This opinion will be unpublished and
may not be cited except as provided by
Minn. Stat. § 480A.08, subd. 3 (2004).
IN COURT OF APPEALS
Ali Abdi Ali,
Filed December 26, 2006
Hennepin County District Court
File No. 05021951
Mike Hatch, Attorney General, 1800 Bremer Tower, 445 Minnesota Street, St. Paul, MN 55101-2134; and
John M. Stuart, State Public
Defender, Sara Lynne Martin, Assistant Public Defender,
Considered and decided by Peterson, Presiding Judge; Willis, Judge; and Wright, Judge.
U N P U B L I S H E D O P I N I O N
Appellant challenges his conviction of assault in the second degree, arguing that there was insufficient evidence to convict him and that the district court erred when it denied appellant’s motion for a substitute public defender. We affirm.
April 10, 2005, at approximately 6:30 p.m., R.K., a taxi driver, went into the Hard
Times Café in
After the assailant started to walk away, R.K. got into his taxi and called the police. R.K., who is five feet, eleven inches tall, told the dispatcher that the man was an inch or so taller than he was and that the man had a “skinny” build. Upon receiving R.K.’s call, Officer Thomas Subject of the Minneapolis Police Department was dispatched to the area to search for a suspect. Officer Subject was told that the suspect was a black male who was approximately six feet, two inches tall. Officer Subject located a man matching the description standing outside of a bar two businesses to the east of the Hard Times Café. As Officer Subject instructed the suspect to put his hands on the wall, the man turned toward the officer with a knife in his left hand. The officer drew his gun, and the man dropped the knife. Officer Subject identified the knife as white-handled with a little blade, and at trial, he identified Ali as the man whom he arrested.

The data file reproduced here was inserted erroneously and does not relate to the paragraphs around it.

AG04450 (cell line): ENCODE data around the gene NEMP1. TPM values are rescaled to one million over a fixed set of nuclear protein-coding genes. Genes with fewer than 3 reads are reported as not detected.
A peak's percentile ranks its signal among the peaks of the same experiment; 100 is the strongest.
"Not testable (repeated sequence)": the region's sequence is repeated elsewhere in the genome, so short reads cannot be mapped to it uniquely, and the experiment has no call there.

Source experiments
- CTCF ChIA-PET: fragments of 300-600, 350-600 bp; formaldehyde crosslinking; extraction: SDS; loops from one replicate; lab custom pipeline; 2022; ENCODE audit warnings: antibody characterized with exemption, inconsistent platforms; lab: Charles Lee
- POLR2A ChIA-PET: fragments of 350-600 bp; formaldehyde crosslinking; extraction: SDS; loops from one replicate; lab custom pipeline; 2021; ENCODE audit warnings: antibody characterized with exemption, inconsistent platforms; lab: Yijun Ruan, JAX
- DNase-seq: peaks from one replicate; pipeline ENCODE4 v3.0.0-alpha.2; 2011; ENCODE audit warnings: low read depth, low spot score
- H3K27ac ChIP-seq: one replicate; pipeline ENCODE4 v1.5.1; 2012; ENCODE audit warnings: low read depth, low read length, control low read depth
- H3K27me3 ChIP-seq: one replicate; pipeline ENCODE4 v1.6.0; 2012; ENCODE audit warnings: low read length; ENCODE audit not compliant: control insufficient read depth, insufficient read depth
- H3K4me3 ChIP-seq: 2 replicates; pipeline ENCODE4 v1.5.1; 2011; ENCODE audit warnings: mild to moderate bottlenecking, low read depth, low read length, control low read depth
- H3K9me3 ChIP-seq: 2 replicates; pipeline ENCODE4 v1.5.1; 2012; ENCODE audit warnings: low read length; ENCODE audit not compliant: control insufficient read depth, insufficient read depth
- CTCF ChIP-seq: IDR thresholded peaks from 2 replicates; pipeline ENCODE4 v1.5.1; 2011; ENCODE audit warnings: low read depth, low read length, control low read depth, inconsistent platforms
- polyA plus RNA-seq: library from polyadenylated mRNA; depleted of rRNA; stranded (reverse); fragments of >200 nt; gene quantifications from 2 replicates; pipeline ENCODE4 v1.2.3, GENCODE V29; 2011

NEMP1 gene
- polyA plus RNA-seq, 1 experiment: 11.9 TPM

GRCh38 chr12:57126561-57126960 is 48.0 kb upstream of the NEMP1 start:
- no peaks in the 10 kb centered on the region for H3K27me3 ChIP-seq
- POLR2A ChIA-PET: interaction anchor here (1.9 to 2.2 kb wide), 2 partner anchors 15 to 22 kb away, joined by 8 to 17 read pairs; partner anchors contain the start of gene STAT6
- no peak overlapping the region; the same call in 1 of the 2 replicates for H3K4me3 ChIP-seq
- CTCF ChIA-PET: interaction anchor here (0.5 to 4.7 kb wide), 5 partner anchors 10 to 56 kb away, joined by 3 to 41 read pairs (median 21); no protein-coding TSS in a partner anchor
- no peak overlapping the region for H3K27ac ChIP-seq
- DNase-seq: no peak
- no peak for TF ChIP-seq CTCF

After Officer Subject had secured Ali, R.K. returned to the scene and described to the officer what had happened. Officer Subject testified that R.K. seemed nervous and that his hands were shaking. During the conversation, Ali, who was handcuffed, was removed from the back of a marked squad car by another police officer, and R.K. identified Ali as the man who assaulted him.
Ali was charged with one count of
aggravated robbery in violation of
Before and during the trial, Ali expressed dissatisfaction with his lawyer and twice asked for a new attorney. On July 14, 2005, the day before trial, Ali requested that the district court assign a new public defender, arguing that his lawyer was “not actually fighting for [Ali’s] . . . best interest.” The district court denied Ali’s request, noting that “the district court policy is not to substitute public defenders.” On July 15, 2005, the first day of trial, Ali’s assigned public defender told the district court that Ali had decided to continue with the assigned public defender. But on the second day of trial, just before closing arguments, Ali again asked the district court to assign another lawyer to him because he did not believe he was “fairly presented.” The district court again denied Ali’s request.